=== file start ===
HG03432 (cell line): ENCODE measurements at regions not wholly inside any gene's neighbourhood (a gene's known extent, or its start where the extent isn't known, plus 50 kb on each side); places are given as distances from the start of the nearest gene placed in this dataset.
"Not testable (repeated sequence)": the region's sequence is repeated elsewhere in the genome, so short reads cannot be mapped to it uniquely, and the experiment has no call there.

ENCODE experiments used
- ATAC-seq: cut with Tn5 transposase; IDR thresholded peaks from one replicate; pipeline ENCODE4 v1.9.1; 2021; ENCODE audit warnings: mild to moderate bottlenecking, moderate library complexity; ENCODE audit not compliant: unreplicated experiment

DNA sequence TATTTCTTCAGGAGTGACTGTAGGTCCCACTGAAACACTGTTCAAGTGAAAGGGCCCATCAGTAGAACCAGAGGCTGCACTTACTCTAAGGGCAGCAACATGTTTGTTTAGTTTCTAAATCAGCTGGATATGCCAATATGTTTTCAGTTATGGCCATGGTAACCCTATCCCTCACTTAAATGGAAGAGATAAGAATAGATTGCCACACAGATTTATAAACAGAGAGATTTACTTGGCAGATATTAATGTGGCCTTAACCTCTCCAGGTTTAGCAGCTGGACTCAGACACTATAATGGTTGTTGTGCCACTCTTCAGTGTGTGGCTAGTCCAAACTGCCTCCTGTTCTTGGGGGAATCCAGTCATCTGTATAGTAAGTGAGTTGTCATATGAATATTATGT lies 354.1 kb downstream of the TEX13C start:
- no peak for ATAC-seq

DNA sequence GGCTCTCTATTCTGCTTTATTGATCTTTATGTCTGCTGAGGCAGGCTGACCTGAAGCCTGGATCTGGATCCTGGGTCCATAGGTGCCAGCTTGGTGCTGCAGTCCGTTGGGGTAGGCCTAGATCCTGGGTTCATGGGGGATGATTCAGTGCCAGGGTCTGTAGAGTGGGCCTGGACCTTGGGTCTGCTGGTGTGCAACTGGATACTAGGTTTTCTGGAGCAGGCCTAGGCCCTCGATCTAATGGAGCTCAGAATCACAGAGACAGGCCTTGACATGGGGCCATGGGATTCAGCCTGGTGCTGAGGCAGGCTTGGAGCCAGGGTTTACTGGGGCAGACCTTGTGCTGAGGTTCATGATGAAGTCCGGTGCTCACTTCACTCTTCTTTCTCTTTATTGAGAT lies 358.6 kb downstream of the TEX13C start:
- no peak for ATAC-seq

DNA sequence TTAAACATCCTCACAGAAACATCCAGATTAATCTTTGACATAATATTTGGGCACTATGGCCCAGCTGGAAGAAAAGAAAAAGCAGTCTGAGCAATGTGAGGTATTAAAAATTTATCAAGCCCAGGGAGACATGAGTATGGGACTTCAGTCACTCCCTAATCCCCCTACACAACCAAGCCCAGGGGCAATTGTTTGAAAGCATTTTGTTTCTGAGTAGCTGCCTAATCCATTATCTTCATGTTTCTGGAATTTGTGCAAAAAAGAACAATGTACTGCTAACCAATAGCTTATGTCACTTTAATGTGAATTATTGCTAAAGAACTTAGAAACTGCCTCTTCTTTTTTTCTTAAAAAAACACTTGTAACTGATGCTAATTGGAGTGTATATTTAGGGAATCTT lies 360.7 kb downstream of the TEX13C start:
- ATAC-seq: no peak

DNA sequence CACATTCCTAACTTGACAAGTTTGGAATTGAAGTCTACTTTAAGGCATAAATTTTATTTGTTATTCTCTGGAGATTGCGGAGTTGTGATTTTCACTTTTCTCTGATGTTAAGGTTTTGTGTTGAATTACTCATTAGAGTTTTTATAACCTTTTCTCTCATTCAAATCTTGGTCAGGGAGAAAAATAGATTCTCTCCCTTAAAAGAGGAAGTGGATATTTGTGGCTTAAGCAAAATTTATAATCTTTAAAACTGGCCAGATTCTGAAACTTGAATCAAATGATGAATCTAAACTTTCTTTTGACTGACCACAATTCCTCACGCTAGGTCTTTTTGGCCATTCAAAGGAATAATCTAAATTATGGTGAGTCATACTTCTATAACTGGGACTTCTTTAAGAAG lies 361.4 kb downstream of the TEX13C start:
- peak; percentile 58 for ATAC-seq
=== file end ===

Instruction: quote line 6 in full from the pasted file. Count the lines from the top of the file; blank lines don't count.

- no peak for ATAC-seq